• Consistency: ZooKeeper guarantees strong consistency, which means that all the nodes in the cluster see the same view of the data at any given time. However, this also means that ZooKeeper requires a quorum (majority) of nodes to be available to process any request. If a quorum is not available, ZooKeeper cannot serve any request and becomes unavailable. This can affect Kafka’s availability as well, especially in scenarios such as network partitions or data center failures.

  • Complex and difficult to manage.

  • Introduces a bottleneck between the active Kafka controller and the ZooKeeper leader.

  • Meta-data changes (updates) and failovers are slow.


KRaft stands for Kafka Raft Metadata mode, which means that Kafka uses the Raft consensus protocol to manage its own metadata instead of relying on ZooKeeper.

Apache Kafka Raft (KRaft) is the consensus protocol that was introduced in KIP-500 to remove Apache Kafka’s dependency on ZooKeeper for metadata management. This greatly simplifies Kafka’s architecture by consolidating responsibility for metadata into Kafka itself, rather than splitting it between two different systems. KRaft mode makes use of a new quorum controller service in Kafka which replaces the previous controller and makes use of an event-based variant of the Raft consensus protocol.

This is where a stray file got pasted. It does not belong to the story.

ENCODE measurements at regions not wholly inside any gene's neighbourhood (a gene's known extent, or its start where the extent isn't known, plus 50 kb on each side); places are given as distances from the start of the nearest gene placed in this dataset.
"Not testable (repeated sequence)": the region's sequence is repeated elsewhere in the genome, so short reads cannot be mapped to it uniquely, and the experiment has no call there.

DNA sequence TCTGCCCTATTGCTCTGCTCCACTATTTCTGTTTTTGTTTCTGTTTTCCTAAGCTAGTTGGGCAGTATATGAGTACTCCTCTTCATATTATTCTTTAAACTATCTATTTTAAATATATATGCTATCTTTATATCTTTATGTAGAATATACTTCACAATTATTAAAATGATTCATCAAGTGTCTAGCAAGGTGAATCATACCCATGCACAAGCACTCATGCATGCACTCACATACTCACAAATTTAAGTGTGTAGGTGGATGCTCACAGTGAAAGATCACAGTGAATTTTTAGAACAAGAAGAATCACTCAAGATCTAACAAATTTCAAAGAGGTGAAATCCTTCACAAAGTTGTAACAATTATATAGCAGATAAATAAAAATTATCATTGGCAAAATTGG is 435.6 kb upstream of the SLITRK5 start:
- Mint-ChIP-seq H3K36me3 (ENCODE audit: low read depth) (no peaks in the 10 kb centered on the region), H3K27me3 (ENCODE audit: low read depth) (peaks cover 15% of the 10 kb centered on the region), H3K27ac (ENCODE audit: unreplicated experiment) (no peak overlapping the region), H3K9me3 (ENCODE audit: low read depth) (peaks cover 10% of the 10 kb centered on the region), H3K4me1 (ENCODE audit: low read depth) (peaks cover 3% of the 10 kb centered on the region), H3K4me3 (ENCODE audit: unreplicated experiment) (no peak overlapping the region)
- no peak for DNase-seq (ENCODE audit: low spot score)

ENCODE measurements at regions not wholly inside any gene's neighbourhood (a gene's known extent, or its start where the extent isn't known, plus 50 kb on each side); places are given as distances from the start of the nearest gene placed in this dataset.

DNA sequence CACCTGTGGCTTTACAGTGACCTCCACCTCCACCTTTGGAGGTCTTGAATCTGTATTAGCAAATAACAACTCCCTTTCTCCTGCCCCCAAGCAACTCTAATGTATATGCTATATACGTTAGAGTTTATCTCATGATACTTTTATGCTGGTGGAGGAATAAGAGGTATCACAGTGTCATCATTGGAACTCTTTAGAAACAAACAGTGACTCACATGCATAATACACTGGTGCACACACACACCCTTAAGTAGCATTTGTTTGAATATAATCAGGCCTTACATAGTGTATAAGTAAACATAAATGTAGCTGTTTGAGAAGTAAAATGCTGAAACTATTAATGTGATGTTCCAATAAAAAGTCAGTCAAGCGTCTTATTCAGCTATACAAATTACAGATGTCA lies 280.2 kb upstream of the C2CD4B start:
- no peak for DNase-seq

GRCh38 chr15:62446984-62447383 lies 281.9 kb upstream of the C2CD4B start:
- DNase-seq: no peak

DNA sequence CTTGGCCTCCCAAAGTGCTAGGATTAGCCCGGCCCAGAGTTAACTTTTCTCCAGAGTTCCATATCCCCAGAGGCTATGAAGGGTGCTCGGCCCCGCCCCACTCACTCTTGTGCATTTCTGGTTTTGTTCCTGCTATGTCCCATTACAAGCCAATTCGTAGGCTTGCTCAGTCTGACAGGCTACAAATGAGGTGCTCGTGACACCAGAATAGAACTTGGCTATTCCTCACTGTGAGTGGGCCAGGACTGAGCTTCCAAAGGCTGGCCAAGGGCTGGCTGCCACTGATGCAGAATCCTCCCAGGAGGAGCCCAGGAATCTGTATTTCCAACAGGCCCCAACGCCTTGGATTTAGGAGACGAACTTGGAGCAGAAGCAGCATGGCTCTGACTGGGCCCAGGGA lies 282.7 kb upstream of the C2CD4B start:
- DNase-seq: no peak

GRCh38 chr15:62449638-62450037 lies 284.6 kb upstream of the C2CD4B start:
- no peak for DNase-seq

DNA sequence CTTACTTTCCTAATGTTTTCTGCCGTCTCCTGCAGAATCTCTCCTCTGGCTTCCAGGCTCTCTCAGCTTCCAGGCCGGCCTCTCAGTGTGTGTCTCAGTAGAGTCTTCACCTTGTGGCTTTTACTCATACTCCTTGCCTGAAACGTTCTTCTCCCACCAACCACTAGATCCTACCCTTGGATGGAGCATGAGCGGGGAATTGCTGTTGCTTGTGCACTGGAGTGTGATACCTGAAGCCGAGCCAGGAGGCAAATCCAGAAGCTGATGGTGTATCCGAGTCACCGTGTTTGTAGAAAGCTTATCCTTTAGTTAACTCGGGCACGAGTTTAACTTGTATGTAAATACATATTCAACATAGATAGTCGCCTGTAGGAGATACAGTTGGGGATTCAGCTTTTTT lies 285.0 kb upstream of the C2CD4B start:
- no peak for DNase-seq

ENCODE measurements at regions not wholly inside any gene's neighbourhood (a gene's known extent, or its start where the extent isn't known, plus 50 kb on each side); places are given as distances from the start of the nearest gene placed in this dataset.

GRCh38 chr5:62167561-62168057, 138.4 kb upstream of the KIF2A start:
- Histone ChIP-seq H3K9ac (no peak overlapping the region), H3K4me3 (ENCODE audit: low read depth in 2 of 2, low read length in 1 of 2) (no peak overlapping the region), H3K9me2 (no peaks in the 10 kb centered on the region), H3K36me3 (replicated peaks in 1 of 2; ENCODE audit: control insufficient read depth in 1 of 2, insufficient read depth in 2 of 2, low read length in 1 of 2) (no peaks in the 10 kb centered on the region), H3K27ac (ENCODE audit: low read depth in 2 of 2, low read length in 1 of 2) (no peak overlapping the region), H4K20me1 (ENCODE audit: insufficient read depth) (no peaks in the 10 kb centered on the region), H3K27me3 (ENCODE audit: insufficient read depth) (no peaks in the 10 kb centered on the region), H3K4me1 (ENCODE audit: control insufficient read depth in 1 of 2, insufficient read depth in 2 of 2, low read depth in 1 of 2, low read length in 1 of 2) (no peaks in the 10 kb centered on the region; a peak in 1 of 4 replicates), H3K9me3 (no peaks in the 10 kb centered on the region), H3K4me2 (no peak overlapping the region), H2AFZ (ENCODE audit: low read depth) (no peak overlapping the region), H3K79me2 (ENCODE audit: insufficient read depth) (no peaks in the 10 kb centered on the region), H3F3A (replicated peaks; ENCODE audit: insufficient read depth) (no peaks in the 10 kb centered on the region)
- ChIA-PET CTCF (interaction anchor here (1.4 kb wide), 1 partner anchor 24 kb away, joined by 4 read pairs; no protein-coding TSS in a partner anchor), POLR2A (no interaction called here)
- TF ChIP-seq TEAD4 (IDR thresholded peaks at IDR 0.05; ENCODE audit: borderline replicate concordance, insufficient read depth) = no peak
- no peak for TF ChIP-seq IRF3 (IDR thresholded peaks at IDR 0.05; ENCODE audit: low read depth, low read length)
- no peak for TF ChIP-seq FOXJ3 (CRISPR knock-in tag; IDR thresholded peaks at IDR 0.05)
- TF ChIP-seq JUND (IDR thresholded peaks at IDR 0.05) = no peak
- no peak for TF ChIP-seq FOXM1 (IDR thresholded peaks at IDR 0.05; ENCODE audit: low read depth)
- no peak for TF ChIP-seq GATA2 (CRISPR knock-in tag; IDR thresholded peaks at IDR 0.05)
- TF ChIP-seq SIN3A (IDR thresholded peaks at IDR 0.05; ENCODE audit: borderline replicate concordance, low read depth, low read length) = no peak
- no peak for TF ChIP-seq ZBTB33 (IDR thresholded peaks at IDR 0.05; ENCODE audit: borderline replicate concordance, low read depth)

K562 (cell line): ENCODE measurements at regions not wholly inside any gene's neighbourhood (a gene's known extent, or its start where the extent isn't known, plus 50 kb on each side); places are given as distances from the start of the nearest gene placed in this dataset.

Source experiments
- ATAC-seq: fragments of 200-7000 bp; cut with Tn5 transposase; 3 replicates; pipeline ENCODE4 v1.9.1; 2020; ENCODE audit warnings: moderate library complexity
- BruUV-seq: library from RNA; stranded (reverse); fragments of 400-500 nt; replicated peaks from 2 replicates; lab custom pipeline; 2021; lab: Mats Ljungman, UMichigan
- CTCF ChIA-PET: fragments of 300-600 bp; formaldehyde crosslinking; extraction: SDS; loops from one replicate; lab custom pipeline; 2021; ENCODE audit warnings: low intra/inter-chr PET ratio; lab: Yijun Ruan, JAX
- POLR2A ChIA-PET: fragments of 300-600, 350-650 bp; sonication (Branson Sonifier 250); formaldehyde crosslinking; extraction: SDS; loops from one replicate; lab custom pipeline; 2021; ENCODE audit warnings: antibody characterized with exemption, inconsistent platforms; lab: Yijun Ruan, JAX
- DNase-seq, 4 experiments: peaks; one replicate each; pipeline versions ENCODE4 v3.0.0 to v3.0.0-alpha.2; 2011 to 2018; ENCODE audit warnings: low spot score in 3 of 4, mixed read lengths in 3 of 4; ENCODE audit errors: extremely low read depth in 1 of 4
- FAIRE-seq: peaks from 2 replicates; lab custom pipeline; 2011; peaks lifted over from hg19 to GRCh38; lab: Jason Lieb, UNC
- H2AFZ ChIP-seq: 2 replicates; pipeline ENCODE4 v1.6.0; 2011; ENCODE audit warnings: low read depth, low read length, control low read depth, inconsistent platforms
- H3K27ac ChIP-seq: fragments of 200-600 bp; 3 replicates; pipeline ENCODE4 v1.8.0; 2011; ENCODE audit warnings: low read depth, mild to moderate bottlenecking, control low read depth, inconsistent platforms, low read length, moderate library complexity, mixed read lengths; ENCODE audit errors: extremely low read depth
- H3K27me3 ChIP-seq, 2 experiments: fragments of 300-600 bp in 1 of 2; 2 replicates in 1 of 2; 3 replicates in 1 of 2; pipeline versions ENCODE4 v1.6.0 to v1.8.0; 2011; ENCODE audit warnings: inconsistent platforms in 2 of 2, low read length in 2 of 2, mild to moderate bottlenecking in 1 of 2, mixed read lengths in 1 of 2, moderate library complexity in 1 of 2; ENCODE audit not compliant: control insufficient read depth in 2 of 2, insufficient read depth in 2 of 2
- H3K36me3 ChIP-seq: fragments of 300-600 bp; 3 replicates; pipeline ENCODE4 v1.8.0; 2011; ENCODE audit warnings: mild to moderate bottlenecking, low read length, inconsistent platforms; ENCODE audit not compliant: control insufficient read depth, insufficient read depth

Benefits of Kafka’s new quorum controller

  1. KRaft enables right-sized clusters, meaning clusters that are sized with the appropriate number of brokers and compute to satisfy a use case’s throughput and latency requirements, with the potential to scale up to millions of partitions

  2. Improves stability, simplifies the software, and makes it easier to monitor, administer, and support Kafka

  3. Allows Kafka to have a single security model for the whole system

  4. Unified management model for configuration, networking setup, and communication protocols

  5. Provides a lightweight, single-process way to get started with Kafka

  6. Makes controller failover near-instantaneous

KRAFT high level architecture